At this point, numerous facts appear to be in dispute. At around the time DHL determined that Plaintiff's job functions would be eliminated by the automated telephone system, one of the "undeliverables" customer service representatives, Janel Bakserville, had informed the company she was leaving to go back to school. (Def. Facts, p. 6 at ¶ 22). Instead of terminating Plaintiff, Jensen decided to offer Plaintiff Ms. Baskerville's position, which required a 2:00 pm to 10:00 pm shift. (Id., p. 6 at ¶ 21, p. 7 at ¶ 24). Cajide and Jensen held a meeting with Plaintiff during the third week of April during which, according to Jensen, she offered Plaintiff Ms. Baskerville's position. (Id., p. 7 at ¶ 23). Upon Plaintiff's objection to the later shift, Jensen and Cajide agreed to offer her a 12:00 pm to 8:00 pm shift. (Def. Facts, p. 10 at n. 1). Plaintiff again refused, and DHL further accommodated her by moving the shift to 11:00 am to 7:00 pm. (Id.). Finally, Plaintiff refused that job because with her bus schedule, she would still be getting home too late. (Def. Facts, p. 10 at ¶ 39, n. 1). DHL suggests that Jensen and Cajide were not aware of Plaintiff's diabetes at the time of the first April meeting. (Id., p. 8 at ¶¶ 29-30). They knew she had been sick in late March, but her doctor's notes did not mention diabetes and did not place Plaintiff under any medical restrictions. (Id.).

  Plaintiff's version of the facts is remarkably different. In direct contradiction to DHL's factual assertions, Plaintiff testified at her deposition that she informed Jensen and Cajide about her diabetes shortly after her return in early April. (Dieujuste Dep., 144:11-21). Plaintiff also testified that at the meeting in the third week of April, Plaintiff was only told that her shift was being changed to 11:00 am to 7:00 pm. (Pl. Facts, p. 13). There was no mention of a 2:00 pm to 10:00 pm shift. Her bosses did not inform her that her position as station assistant was being eliminated, or that she would be performing different responsibilities as an "undeliverables" customer service representative. (Id.). Plaintiff responded that she was under medical care and would have to talk to her doctor. (Id., p. 15). She returned with the aforementioned May 6 doctor's note which stated: "patient requires daytime work hours to allow her to adjust her meals and rest periods. A change to evening hours could jeopardize her health." (Affirmation of Philip Berkowitz, Exhibit 8). DHL did not believe that Dr. Cavanaugh's May 6 note regarding Plaintiff's inability to work evening hours restricted her from working 11:00 am to 7:00 pm. (Id., p. 9 at ¶¶ 32-34).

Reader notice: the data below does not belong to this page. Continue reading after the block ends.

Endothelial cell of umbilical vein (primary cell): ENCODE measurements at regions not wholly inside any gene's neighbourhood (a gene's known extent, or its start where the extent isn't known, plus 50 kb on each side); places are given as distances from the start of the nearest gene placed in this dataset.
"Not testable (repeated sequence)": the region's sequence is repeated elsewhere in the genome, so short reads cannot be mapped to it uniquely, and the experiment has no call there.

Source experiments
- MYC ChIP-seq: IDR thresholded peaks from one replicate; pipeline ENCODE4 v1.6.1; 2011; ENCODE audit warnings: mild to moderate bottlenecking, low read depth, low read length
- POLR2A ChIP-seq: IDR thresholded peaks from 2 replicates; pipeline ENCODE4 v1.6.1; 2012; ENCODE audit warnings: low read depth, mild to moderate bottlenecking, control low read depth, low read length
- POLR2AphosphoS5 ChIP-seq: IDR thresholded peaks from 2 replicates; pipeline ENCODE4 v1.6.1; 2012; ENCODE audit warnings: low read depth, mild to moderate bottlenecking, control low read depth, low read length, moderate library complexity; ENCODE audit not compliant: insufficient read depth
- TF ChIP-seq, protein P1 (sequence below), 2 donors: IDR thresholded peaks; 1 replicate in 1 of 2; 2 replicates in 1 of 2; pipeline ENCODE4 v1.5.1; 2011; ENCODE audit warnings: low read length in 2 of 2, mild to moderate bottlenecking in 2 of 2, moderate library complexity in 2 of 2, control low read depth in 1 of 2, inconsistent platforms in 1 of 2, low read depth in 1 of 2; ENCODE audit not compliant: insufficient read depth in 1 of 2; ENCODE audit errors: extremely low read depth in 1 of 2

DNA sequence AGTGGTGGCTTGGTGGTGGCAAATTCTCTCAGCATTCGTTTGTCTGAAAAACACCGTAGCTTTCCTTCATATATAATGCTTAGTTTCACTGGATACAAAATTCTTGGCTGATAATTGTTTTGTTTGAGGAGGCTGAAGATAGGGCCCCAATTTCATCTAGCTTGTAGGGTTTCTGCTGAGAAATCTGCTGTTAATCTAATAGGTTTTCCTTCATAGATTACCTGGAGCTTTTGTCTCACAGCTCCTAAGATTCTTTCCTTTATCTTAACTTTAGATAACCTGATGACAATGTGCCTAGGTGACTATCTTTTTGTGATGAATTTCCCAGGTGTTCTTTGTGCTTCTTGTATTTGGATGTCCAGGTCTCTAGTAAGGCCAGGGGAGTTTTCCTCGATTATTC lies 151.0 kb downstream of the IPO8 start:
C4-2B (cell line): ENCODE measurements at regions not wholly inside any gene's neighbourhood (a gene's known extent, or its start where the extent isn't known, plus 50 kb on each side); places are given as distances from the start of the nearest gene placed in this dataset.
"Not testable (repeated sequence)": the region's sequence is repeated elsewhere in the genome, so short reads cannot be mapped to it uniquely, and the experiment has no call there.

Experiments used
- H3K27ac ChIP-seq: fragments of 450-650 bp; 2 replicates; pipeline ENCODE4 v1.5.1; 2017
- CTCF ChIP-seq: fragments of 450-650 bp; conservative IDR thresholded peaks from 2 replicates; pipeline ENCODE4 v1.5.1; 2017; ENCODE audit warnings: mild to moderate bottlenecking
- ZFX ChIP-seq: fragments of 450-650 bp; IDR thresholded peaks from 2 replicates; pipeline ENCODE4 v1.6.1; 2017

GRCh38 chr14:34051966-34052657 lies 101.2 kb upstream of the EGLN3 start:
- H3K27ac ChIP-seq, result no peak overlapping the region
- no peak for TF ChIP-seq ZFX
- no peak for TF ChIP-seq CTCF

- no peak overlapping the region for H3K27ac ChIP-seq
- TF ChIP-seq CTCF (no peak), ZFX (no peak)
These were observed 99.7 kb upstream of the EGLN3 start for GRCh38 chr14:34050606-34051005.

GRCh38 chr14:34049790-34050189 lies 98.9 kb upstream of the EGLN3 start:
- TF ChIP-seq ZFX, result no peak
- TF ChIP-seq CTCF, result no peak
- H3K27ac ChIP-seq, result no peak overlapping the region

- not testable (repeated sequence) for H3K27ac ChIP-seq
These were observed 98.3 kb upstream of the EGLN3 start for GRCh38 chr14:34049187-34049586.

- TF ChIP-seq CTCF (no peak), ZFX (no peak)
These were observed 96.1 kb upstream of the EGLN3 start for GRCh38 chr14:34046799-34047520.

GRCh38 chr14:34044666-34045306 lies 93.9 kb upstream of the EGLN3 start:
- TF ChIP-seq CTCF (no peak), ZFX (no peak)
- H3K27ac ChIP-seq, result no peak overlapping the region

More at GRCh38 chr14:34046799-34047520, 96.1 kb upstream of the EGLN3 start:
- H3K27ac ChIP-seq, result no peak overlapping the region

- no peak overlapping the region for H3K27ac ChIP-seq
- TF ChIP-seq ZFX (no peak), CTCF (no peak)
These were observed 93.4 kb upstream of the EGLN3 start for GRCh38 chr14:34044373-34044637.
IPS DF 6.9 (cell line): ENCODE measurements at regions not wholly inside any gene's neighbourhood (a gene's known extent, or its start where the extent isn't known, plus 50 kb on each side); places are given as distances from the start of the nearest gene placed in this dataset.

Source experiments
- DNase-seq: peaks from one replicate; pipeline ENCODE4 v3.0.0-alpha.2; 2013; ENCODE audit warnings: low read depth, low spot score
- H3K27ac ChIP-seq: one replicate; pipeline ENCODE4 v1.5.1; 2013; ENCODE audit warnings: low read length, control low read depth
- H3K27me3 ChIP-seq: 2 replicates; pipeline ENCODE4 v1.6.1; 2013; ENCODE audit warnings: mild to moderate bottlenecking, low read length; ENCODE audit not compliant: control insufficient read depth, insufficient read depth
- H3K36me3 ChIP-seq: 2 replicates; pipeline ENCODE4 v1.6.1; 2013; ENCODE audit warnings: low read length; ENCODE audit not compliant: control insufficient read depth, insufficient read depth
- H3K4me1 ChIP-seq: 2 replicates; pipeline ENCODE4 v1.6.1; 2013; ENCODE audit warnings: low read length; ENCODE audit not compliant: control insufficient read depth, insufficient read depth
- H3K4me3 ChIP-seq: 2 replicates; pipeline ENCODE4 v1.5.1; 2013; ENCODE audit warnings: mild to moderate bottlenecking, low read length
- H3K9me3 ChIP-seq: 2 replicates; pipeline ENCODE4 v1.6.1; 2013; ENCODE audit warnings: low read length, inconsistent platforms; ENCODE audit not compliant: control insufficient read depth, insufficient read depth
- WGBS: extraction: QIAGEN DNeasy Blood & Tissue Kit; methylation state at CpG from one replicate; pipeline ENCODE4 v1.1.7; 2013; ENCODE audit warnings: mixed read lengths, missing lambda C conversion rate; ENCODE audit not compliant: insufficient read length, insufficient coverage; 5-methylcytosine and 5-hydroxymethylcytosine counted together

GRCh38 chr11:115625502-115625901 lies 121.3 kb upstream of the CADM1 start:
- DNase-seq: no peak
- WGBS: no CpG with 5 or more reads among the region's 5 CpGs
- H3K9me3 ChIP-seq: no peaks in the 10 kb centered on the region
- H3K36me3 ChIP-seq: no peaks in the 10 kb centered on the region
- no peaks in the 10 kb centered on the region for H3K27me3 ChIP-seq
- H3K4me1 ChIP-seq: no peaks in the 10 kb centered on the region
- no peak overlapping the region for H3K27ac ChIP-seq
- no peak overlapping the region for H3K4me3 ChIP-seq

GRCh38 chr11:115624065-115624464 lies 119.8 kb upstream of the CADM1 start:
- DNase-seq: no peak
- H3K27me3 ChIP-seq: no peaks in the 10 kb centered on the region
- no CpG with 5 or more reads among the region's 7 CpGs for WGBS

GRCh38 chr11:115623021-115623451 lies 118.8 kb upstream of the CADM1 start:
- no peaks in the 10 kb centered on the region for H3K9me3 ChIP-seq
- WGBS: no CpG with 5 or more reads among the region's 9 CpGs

There are also discrepancies as to what took place after Plaintiff presented Cajide and Jensen with the May 6 doctor's note. It is undisputed that Jensen and Cajide told Plaintiff she could take breaks when needed and eat at her desk in accordance with her medical needs. (Dieujuste Dep., 182:3-13). According to Plaintiff, Jensen and Cajide made it clear that Plaintiff had no alternative to the 11:00 am to 7:00 pm shift. (Jensen Dep., 51:19-53:10). Plaintiff also states that DHL made no other efforts to accommodate her. (Pl. Facts, p. 22). Plaintiff asserts that she even contacted human resources manager Anthony Medaglia ("Medaglia") to address her need for an accommodation, but he suggested that she take the hours or resign. (Pl. Facts, p. 23). Medaglia denied making that statement.